Why I write Horror

Don’t let the horns fool you. I may write about devils, but it doesn’t mean I am one.

It’s funny, you would think I would be a darker person, with the type of stuff I write, but I think most people are surprised when they find out I write horror. I used to be much darker, I was moody, angry, and depressed from my teenage years until I was in my early twenties, but like most phases in the cycle of our lives, it faded out. Getting on a good anti-depressant in my early thirties, coupled with some incredibly illuminating self-help techniques really allowed me transform myself into a much sunnier, brighter and stable human being.

So why do I write this stuff? How could someone who believes in the Buddhist Way write about violence, sex, suicides, demons, the bizarre and the macabre? How does an (almost) pacifist write about abominations committing atrocities and diabolical acts? I believe there are some very simple reasons for that.

The first is that I was a very isolated, brooding, pissed-off youth, and it was to the occult and the nightmarish world of horror that I was attracted to at a young age. The first story I ever wrote was a ‘sequel’ to An American Werewolf in London, at age ten. It was one of the first times I ever received praise for something I had done at school. From that point on, I wrote horror almost exclusively.

There is just something so infinitely interesting about the darkness, it is so rich in possibility and danger, so full of hope and despair, it is the creative principle of the universe, this darkness. I love throwing my characters into extreme situations, introducing them to extreme characters, mixing it up and seeing what happens. I mean, really, what would each of us do if we were faced with the situations we have read about?

 

I think that, in a sense, is what my stories are really about – the human experience of the bizarre. I am interested in what my characters will do when they come face to face with their worst nightmares. We would all react in a variety of ways, and each experience would be worthy of a story. I don’t always try to write strictly from my own emotional reality. Luckily, I am capable of empathy and understanding when it come to other people’s emotions, and this allows me to write about each character’s story with the unique emotions they might possess. I know that ultimately, it is still my emotions and my own understanding of what these players would feel under specific scenarios, but nevertheless, I am able to imagine things quite alien from my own emotional range.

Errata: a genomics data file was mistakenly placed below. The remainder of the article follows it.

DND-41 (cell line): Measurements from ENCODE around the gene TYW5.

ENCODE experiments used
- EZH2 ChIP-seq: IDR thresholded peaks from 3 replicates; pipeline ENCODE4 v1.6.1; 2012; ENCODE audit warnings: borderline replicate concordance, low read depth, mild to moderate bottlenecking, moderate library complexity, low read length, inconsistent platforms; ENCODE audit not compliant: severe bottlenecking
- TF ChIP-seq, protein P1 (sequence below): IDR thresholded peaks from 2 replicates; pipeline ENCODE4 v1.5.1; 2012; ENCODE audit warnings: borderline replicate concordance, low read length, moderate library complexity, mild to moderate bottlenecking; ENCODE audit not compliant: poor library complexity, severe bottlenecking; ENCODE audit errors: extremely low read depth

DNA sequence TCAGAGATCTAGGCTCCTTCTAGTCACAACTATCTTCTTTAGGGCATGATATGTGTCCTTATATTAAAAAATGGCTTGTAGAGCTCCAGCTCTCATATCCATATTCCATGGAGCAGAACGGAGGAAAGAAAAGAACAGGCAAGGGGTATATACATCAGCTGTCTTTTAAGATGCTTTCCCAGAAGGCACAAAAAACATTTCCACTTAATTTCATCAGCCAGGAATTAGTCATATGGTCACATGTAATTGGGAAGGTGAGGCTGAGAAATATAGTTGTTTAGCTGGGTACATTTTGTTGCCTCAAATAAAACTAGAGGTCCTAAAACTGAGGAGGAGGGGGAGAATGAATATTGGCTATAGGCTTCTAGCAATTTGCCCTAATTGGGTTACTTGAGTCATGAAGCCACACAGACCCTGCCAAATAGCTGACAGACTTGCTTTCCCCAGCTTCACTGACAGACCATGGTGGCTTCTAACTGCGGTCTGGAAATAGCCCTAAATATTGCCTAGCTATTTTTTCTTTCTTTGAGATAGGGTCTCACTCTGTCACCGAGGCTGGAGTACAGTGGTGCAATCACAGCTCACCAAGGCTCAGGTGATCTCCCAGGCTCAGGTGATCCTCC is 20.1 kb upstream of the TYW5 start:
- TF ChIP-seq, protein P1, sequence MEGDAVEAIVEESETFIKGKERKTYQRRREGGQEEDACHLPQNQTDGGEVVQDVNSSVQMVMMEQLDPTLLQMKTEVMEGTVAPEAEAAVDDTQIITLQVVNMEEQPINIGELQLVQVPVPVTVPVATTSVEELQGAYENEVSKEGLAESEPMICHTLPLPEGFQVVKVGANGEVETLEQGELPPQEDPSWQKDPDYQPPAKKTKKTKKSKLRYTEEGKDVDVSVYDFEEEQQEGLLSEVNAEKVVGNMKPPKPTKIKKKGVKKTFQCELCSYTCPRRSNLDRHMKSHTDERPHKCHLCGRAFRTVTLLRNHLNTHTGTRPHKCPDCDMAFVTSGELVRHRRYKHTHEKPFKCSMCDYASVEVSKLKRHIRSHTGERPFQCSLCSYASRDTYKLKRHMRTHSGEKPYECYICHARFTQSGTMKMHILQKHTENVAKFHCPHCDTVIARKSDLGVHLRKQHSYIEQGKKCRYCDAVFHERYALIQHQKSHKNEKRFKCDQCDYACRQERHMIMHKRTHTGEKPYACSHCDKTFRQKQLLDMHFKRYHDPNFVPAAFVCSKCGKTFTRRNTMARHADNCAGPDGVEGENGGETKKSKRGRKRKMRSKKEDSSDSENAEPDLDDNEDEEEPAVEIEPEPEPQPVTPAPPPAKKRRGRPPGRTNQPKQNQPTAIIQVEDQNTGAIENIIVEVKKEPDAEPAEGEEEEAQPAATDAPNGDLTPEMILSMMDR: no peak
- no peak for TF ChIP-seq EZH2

The other reason reveals the darkness at my core. I may have chosen to live a happier, more positive life, I may have chosen to see the course of my life in a more optimistic frame, but in the deepest part of me, far beyond the reach of the light, there lies a demon. I believe this has something to do with the concussion I sustained when I was five years old. It was serious, I was in intensive care overnight, I had to re-learn really basic skills like using a fork and knife! My mother tells me that before the accident, I was a much happier, buoyant child, but afterwards my personality changed. I began to experience night terrors from that moment on (something that rarely happens to me as an adult, thank goodness!), and my view of the world really changed as well. I once had a spiritual man tell me that he believes that I had a ‘walk-through’ during my accident, and who knows, maybe there is some truth to that, but whether or not that is true, one thing that is true is this shadow that lies within me. No joke. I have a very dark side to me, but I have made the conscious decision to look away from the dark. Life is what you want it to be, and I choose to be happy, healthy and stable.

So this, then, is my way of venting this demonic presence. I write the stories it tells me, I let it out for a walk now and then, and in return it allows me to live a happier life.

That is why I will probably write horror until the day I die.

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